With that being said, today we are not going to focus on positivity. Today, we are going to focus on the negativity. I want to talk about my experience with fat shaming & fat phobia, and how I chose to handle these situations.

Vulnerability, EW. Emotions, EW. Opening up, EW.

7 years old 
The first time I felt fat shamed, I was about 7. I was wearing my I Dream of Jeanie costume, on Halloween, and walking around my neighborhood with my friends. Boys my age walked by us, and went “What a big belly”… I’m not sure if they were talking about me, but I felt self-conscious about my stomach then. So I immediately assumed they were talking about me. I remember, even at that age, thinking “Well... It is what it is” and I kept asking for candy to continue feeding my belly. Maybe because my parents had done a good job convincing me that I looked SO CUTE in my I Dream of Jeanie costume, that I didn’t really care what anyone said. Or was it Jasmine from Aladdin? Ugh, can’t remember.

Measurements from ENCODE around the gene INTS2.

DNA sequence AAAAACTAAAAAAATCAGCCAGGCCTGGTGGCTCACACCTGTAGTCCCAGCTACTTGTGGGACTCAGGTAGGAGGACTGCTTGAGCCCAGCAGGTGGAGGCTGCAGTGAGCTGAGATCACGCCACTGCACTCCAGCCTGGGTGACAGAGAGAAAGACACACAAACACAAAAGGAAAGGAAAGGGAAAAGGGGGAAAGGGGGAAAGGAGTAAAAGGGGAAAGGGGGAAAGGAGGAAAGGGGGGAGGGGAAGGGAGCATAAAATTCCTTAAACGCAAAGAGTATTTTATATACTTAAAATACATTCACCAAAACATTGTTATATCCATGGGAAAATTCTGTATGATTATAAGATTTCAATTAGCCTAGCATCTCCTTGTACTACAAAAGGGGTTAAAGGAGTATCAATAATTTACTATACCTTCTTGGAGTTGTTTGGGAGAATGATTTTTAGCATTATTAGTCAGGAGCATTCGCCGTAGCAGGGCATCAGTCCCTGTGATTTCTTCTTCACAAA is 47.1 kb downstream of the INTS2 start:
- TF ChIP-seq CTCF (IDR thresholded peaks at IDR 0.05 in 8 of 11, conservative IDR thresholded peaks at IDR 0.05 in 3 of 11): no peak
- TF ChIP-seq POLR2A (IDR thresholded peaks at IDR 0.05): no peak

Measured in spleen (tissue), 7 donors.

12 years old
At 12 years old, I was living my best life in middle school. My friends were all tiny and skinny, and I was bigger than all. I didn’t feel any less beautiful because of that, but that was something I was aware of. No one ever said anything directly to me about my weight at school, but there were little jabs here and there. I think it was when I was in middle school that I really began to take notice of weight in general because I was recommended natural juices to lose weight, and the way people would talk about their own bodies made me feel uncomfortable. I chose to continue living my life and wear whatever I wanted to wear.